Luis Garcia de la Torre*
HAVANA TIMES — Years ago, when I first set foot and settled in outside my home country, like every immigrant I imagine, I began to look at and eagerly try to discover the opposite sex in Chile who I used to watch walking by: women in Santiago de Chile, in my case. The first thing I realized was that I didn’t have any close reference, a physical example or personality, about what women in Santiago, and Chilean women on the whole. Not a clue.
There are all kinds of Chilean women, of course: tall ones, short ones, skinny ones, plump ones, with fair hair, dark hair, with eyes like this or that. But, as you become more familiar with Chilean society, you discover that there is a typical, original and native woman in this country. She has dark skin or skin that has been roasted by a tropical sun, but natural, an even colored skin tone which is firm and perfect to the touch; with thick, black hair, which is too shiny; and a well formed body, which I would call hefty, with strong and sturdy legs.
The day I discovered this, it was a Saturday night and I had been taken out to a bar. It was a Chilean woman’s birthday and that’s where I wound up. I hadn’t been there even 20 minutes when a woman with these characteristics approached me and said in a resolved and independent manner: “it’s my 31st birthday today, do you want to be my birthday present?” That night, I discovered another Latin woman and I received happy answers to all of my questions, which confirmed what I had learned before for being a good observer, which I have outlined above, 100%.
In personality, Chilean women call the shots, there’s no doubt about that. They exist just like they do in different places, but just like there is a physical archetype that characterizes Chilean women, she is beautiful, strong, intelligent, passionate and has lots of personality. She’s a little Gabriela Mistral.
And that’s why you can typically always see them in groups at bars, pubs, restaurants or concerts, without men or partners, having more than a good time, I would say. Smoking, drinking, talking together without stopping, extroverted and taking life on. That’s what you see. I repeat, Chilean women call the shots in their country. They are a thousand steps ahead of any man, by a long shot. That’s why there is so much machismo and gender violence here, there being other factors too, because men are afraid of women here and of course hitting them is the answer, physical superiority, the law of the brute and idiot.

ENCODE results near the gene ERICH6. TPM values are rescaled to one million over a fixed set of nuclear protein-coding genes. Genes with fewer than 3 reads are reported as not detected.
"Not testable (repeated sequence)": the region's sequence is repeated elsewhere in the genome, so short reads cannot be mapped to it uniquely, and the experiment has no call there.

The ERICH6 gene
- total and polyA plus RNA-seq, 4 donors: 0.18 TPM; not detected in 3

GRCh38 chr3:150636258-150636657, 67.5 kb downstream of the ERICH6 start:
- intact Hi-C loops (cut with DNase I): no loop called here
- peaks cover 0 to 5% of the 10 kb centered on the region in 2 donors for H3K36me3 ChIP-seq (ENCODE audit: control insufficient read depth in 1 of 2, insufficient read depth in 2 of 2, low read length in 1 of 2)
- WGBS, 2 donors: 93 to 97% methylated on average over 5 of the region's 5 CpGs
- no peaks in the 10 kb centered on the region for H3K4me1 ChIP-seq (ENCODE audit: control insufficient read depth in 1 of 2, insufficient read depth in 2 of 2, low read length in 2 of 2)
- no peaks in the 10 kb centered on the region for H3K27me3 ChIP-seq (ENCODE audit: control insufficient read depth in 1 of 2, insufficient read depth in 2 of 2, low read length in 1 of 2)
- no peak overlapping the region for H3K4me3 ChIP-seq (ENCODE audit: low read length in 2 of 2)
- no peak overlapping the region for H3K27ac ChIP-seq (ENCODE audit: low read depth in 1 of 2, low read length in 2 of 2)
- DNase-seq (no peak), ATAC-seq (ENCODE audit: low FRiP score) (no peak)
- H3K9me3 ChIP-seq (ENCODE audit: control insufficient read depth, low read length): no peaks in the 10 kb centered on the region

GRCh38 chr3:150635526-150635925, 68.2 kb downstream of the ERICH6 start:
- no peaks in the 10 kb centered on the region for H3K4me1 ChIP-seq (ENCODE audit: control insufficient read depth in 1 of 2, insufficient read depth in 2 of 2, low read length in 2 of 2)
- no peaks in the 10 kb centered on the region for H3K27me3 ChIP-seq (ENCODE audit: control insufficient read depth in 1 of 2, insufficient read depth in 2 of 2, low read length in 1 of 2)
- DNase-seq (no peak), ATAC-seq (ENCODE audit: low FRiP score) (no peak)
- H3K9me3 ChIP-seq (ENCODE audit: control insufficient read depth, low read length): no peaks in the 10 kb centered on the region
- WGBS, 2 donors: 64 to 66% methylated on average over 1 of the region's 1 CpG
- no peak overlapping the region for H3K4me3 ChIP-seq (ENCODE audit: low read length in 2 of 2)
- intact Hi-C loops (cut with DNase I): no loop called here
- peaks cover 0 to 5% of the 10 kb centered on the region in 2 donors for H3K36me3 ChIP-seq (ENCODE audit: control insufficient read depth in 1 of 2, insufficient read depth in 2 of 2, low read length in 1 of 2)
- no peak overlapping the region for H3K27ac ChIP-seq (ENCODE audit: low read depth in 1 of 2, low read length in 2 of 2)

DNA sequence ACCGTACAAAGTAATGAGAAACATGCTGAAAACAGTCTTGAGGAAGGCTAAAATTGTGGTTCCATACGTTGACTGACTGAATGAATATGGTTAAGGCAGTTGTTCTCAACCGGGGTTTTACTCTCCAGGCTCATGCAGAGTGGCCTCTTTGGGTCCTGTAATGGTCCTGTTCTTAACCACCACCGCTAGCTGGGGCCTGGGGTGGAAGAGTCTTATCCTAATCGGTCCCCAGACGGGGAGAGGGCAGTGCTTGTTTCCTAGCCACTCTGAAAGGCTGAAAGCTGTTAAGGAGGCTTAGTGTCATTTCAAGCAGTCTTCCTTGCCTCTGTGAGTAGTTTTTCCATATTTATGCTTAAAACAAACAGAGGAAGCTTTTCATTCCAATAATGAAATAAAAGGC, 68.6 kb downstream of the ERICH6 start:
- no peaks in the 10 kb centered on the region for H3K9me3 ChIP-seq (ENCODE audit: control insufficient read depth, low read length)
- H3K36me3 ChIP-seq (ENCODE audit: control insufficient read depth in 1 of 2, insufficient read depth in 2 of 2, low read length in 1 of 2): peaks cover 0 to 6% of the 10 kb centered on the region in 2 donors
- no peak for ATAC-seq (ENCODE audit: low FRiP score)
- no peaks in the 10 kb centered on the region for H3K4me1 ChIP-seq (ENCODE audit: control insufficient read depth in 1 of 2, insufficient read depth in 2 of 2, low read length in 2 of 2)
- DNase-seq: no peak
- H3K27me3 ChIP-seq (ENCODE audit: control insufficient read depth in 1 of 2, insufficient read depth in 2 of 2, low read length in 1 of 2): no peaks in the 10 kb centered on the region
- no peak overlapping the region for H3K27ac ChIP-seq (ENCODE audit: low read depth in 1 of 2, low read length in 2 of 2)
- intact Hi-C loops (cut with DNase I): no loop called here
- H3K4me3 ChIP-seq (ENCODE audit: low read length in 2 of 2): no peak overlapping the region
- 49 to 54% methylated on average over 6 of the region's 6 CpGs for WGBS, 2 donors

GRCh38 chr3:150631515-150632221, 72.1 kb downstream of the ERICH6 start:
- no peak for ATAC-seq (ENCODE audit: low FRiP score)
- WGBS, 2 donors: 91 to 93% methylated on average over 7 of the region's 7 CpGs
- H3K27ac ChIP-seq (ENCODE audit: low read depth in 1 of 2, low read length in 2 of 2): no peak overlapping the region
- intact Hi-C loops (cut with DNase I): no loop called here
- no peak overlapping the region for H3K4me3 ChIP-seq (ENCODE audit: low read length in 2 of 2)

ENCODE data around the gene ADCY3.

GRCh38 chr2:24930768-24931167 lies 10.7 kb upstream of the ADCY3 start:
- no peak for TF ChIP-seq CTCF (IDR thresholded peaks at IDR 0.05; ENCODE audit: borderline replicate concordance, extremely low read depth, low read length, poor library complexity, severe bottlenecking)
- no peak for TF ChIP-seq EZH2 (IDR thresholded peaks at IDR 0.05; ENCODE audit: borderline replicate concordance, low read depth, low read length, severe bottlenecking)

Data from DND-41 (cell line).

That’s why in the 21st century, we have seen Chile make great efforts to reach equality, equity, to end abuse and give every woman who lives here strength, respect and love.
Unfortunately, in Cuba, any legal protection women have became something political and just like the Revolution has proved that nothing works in practice, it is in debt to Cuban women, just like it is with everything else. Women in Cuba are alone. She urgently needs respect and legal protection. You don’t see groups of women laughing and sharing a moment in any public space. Women don’t mean anything to the Revolution’s 80-year-old men. Propaganda is one thing and reality is another.
There is a video online of Raul Castro shamelessly stroking the face of a military woman who is marching with her squadron, he jumps out at her and makes fun of her by touching her, you can hear the laughter of his companions in the background. In this system of government in Chile, public opinion would have driven him out of power. In Cuba, women are forsaken by a government that has been bordering on being a crazy dictatorship for sixty years where if they ask for an explanation, or take action, they are being “counter-revolutionary”.
In Chile, news and statistics of abuse are published transparently and that’s why laws and propaganda relating to their protection, and respect, take up a large part of the government’s time and efforts. In Cuba, there hasn’t been a single public complaint made by the government in 60 years.
I remember when women and their rights were talked about in posters or TV spots, or rather the figure of Vilma Espin and her great work was praised, she was the First Lady, even though she wasn’t Fidel’s wife, but his brother’s former wife. It was rather the same old story to praise her. Now, they are doing the same thing with his daughter Mariela Castro, they put her in the spotlight just by lifting a finger. Dulce Maria Loynaz fought a lot, always standing alone. Cuban women have quite a bit of Dulce Maria.
You just have to take a look at these two winning logos 2017-2018 to realize where they wage war and where they are politicized.
*Text from the book in progress “Breves and ligeras cronicas de un gusano de La Habana en Santiago de Chile“